New hospital beds in Limerick will cost €12.5m

Fintan Walsh

Reporter:

Fintan Walsh

University Hospital Limerick
THE 29 new beds that have been promised at the University Hospital Limerick will cost the State a total of €12.5m to run, by the end of 2016.

THE 29 new beds that have been promised at the University Hospital Limerick will cost the State a total of €12.5m to run, by the end of 2016.

As a result of the first phase of the Leben building opening at the Dooradoyle campus in early November, 19 new beds were opened at the neurology-stroke unit and five beds have opened at the cystic fibrosis inpatient unit.

Five additional beds will be open in the neuro-stroke unit by the end of the month, following a recruitment drive.

According to a UL Hospitals Group spokesperson, associated running costs for these new beds will amount to €2.5m by the end of this month.

As part of the additional funding that was secured for these new beds, it will cost the State a total of €10m in 2016, according to the UL Hospitals Group. The 29 new beds were introduced as part of the UL Hospitals Group’s extensive measures to tackle overcrowding at UHL, between November and March.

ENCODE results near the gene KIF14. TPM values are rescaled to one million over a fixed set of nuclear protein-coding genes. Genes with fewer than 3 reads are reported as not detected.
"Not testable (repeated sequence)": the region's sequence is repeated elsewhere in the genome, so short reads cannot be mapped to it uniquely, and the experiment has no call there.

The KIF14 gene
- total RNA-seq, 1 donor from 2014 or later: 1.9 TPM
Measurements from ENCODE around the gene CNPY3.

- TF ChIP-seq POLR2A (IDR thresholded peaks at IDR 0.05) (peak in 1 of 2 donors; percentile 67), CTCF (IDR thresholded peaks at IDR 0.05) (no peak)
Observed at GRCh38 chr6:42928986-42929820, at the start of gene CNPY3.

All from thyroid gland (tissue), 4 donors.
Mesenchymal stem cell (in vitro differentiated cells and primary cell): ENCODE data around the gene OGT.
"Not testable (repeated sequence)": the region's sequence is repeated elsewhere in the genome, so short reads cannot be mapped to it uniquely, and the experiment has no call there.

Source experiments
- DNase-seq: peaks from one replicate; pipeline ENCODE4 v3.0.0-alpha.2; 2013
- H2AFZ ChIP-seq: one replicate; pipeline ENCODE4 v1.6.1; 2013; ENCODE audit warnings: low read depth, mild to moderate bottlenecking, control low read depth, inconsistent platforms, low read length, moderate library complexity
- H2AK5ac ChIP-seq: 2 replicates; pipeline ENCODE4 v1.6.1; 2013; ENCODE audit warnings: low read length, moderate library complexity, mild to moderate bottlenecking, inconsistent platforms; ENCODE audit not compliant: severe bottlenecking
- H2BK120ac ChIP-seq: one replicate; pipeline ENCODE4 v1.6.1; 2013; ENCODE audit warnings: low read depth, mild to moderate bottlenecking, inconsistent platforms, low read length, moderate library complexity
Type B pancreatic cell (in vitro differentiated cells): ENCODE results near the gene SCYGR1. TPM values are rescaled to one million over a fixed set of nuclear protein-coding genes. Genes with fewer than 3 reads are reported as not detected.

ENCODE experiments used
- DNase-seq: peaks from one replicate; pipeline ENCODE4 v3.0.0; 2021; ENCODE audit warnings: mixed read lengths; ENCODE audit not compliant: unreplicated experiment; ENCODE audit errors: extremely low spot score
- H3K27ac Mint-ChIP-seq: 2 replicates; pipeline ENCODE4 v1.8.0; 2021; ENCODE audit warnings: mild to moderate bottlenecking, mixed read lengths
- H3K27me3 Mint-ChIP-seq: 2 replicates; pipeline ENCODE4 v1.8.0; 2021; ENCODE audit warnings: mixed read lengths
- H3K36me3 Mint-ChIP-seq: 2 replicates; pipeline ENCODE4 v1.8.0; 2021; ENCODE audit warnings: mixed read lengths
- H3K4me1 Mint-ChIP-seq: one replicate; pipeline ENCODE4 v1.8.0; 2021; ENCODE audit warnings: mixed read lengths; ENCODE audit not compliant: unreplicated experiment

Fianna Fáil spokesperson for justice, Niall Collins welcomed the fact that the “much needed” beds are now in use, but said that he hoped the running costs of the beds would decrease in the future.

“People will be commenting on the cost of maintaining these, however these serve people with very complex illnesses. Many people in the community have been waiting for this level of care for far too long,” he said.

As part of the hospital’s winter resilience plan, it is expected that the Leben building — which cost €16.5m to design and construct — will help ease the numbers of people who are waiting on trolleys or additional beds in the emergency department and wards, in Dooradoyle.

Additionally, 19 extra “old stock” beds have been reopened at the hospital since November. This, according to CEO Colette Cowan, will help free up “significant bed capacity”.

The hospital, under a national protocol announced recently, will aim to not have more than eight people — or one person waiting on a trolley for more than nine hours — at the emergency department.